Judge rips Manafort's lawsuit to rein in Mueller

A federal judge on Wednesday appeared to reject the majority of the arguments made by former Trump campaign chairman Paul ManafortPaul John ManafortJustice Department intervenes, keeps Manafort from being sent to Rikers Island: report Justice Department intervenes, keeps Manafort from being sent to Rikers Island: report The Hill's 12:30 Report — Presented by MAPRx — Supreme Court double jeopardy ruling could impact Manafort MORE in his lawsuit seeking to limit the scope of Robert MuellerRobert (Bob) Swan MuellerKamala Harris says her Justice Dept would have 'no choice' but to prosecute Trump for obstruction Kamala Harris says her Justice Dept would have 'no choice' but to prosecute Trump for obstruction Dem committees win new powers to investigate Trump MORE's special counsel investigation, Reuters reports.

U.S. District Judge Amy Berman questioned Manafort's attorney on the legal reasoning behind the former Trump aide's argument that Mueller's investigation has overstepped and should be shut down

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“I don’t really understand what is left of your case,” Berman reportedly told Manafort's attorney, Kevin Downing.

Manafort's civil lawsuit relies in part on a law called the Administrative Procedure Act, which dictates how federal agencies write regulations. Manafort claims that Deputy Attorney General Rod RosensteinRod RosensteinTrump: I didn't fire Mueller since firings 'didn't work out too well' for Nixon Trump: I didn't fire Mueller since firings 'didn't work out too well' for Nixon GOP group urges Republicans to speak out on obstruction claims against Trump in new ad MORE's order last year appointing Mueller violated Justice Department policies.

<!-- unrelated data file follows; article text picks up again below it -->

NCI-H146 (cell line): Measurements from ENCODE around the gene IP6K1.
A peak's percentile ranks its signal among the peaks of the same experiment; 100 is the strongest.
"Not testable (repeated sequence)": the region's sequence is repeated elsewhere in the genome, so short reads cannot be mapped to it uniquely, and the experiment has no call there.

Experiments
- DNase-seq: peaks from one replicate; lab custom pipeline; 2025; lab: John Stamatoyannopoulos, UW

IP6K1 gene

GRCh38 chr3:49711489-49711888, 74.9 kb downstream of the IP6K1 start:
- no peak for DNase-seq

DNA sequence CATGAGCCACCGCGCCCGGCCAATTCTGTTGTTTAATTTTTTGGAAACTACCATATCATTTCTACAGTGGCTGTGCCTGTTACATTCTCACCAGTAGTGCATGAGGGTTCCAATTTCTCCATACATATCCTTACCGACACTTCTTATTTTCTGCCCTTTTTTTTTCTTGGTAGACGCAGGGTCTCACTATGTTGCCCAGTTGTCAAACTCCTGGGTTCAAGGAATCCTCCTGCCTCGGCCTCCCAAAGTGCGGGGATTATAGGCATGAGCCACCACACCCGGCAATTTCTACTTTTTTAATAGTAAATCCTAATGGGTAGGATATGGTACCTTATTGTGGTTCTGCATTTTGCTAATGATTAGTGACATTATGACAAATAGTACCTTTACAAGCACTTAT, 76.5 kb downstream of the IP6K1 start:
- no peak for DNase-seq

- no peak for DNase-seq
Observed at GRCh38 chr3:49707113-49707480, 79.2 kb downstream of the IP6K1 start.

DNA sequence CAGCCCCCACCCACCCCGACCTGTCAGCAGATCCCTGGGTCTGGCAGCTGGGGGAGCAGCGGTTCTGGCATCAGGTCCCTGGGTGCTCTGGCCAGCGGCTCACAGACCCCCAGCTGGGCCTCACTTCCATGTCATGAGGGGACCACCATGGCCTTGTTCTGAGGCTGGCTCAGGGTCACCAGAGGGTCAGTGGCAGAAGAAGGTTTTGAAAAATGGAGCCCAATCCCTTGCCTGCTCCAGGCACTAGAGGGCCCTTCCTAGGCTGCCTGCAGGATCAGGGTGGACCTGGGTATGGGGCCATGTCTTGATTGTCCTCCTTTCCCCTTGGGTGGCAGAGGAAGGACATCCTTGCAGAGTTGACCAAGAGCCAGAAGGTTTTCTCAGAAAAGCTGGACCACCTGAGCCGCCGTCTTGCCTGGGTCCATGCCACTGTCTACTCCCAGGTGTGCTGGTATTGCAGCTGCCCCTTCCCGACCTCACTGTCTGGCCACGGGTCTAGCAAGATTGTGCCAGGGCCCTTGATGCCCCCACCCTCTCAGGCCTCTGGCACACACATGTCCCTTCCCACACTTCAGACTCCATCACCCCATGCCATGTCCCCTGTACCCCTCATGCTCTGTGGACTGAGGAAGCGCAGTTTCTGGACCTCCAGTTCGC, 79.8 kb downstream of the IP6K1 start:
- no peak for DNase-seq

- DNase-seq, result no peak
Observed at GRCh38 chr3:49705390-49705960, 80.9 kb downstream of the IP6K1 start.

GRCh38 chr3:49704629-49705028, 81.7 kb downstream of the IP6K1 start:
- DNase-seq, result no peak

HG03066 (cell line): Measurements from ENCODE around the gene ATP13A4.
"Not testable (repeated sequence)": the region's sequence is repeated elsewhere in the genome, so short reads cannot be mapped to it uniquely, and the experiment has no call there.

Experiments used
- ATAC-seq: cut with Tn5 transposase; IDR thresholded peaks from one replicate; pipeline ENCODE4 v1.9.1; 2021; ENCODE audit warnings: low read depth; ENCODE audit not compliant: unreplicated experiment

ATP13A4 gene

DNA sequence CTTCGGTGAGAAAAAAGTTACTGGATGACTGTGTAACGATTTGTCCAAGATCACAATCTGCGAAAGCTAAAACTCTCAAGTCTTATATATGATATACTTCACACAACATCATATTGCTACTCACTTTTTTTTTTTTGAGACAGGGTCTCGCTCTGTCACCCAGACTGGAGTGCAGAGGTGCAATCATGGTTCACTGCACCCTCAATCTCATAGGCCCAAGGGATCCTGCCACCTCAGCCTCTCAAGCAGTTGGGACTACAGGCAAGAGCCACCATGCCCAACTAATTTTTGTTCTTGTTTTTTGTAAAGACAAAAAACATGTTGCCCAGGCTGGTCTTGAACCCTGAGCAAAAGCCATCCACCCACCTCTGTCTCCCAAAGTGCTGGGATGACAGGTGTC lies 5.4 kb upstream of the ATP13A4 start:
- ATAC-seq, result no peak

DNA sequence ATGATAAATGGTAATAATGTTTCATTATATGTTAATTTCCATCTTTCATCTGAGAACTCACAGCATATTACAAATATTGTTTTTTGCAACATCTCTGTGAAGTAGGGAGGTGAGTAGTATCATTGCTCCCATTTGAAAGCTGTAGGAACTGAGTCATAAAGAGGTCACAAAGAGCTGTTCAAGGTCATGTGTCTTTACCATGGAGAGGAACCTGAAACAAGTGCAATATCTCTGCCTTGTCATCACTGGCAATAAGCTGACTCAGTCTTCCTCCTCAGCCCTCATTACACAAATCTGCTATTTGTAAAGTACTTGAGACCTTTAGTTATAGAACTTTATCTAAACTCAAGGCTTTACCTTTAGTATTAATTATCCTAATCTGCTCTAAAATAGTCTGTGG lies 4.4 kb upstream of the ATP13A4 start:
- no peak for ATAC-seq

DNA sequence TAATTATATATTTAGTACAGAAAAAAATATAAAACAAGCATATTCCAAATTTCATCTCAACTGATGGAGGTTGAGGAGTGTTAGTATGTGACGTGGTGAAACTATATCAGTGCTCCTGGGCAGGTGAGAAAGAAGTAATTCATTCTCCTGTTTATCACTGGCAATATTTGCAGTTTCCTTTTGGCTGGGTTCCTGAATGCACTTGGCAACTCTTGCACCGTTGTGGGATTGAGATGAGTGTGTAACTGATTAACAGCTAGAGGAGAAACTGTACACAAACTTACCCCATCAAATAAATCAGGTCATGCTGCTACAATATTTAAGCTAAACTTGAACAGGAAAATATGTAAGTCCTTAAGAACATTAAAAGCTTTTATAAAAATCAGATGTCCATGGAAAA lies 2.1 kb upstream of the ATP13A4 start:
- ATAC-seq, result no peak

He also claims that Mueller does not have the authority to investigate allegations that predate his time on Trump's campaign. 

Mueller's team in a filing on Monday rebutted Manafort and asked the court to dismiss his lawsuit, saying it "lacks merit."

"None of the authorities Manafort cites justifies dismissing an indictment signed by a duly appointed Department of Justice prosecutor based on an asserted regulatory violation, and none calls into question the jurisdiction of this court," the special counsel's office wrote.

In a heavily redacted memo also filed Monday, the special counsel's office revealed that Rosenstein explicitly gave Mueller the authority to investigate Manafort's Ukraine work, along with whether he "committed a crime or crimes by colluding with Russian government officials" during the 2016 presidential race. 

Manafort is charged with money laundering and tax fraud related to his lobbying work for a pro-Russia political party in Ukraine. Mueller's team alleges that Manafort and his business associate, Richard Gates, attempted to conceal the money they made from that lobbying work from U.S. officials.

Gates pleaded guilty to two charges earlier this year and is now cooperating with the special counsel's investigation.

Manafort has pleaded not guilty and steadfastly denies both the charges and broader allegations of collusion with Russia during the 2016 race.

"I had hoped and expected my business colleague would have had the strength to continue the battle to prove our innocence. For reasons yet to surface he chose to do otherwise. This does not alter my commitment to defend myself against the untrue piled up charges contained in the indictments against me,” Manafort said in February.